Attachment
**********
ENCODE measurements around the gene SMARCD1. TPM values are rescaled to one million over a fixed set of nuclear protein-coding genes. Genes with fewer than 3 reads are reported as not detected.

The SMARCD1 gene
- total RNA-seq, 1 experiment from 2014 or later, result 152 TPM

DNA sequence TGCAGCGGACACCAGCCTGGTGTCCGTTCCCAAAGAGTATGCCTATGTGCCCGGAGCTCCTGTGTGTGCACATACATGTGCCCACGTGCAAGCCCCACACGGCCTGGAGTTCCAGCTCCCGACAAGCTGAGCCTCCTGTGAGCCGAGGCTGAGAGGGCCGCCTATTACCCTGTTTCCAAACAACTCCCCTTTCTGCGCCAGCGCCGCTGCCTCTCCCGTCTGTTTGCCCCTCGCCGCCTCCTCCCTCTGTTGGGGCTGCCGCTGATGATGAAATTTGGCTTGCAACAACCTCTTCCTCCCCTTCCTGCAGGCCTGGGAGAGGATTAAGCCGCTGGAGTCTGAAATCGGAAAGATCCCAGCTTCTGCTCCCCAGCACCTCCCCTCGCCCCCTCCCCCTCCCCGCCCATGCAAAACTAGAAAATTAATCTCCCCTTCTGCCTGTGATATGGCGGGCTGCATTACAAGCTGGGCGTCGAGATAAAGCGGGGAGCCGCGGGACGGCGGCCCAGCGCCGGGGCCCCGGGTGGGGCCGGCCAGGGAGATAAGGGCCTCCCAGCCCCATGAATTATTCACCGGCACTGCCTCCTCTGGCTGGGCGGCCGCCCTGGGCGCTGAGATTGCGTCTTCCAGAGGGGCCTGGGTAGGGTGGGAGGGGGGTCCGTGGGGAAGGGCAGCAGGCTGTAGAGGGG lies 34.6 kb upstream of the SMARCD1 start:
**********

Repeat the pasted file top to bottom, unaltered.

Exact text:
ENCODE measurements around the gene SMARCD1. TPM values are rescaled to one million over a fixed set of nuclear protein-coding genes. Genes with fewer than 3 reads are reported as not detected.

The SMARCD1 gene
- total RNA-seq, 1 experiment from 2014 or later, result 152 TPM

DNA sequence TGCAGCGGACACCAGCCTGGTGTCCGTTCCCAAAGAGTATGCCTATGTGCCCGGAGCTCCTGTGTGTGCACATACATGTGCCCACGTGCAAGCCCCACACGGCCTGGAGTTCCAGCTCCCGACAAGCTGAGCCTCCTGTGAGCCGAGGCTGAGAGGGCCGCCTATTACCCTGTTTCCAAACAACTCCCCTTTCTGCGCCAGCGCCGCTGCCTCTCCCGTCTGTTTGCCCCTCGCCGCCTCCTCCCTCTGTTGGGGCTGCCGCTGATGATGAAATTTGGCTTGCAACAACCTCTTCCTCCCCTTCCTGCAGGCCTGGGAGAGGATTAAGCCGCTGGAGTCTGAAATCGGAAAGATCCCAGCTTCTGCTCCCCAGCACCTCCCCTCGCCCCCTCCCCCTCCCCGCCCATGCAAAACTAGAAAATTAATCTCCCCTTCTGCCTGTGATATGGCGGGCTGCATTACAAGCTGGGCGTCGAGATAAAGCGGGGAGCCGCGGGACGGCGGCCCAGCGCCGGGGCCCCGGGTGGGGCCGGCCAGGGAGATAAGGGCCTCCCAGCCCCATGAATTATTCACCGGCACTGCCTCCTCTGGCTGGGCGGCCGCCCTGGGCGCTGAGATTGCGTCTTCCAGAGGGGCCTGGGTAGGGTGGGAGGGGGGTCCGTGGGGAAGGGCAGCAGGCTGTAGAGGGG lies 34.6 kb upstream of the SMARCD1 start: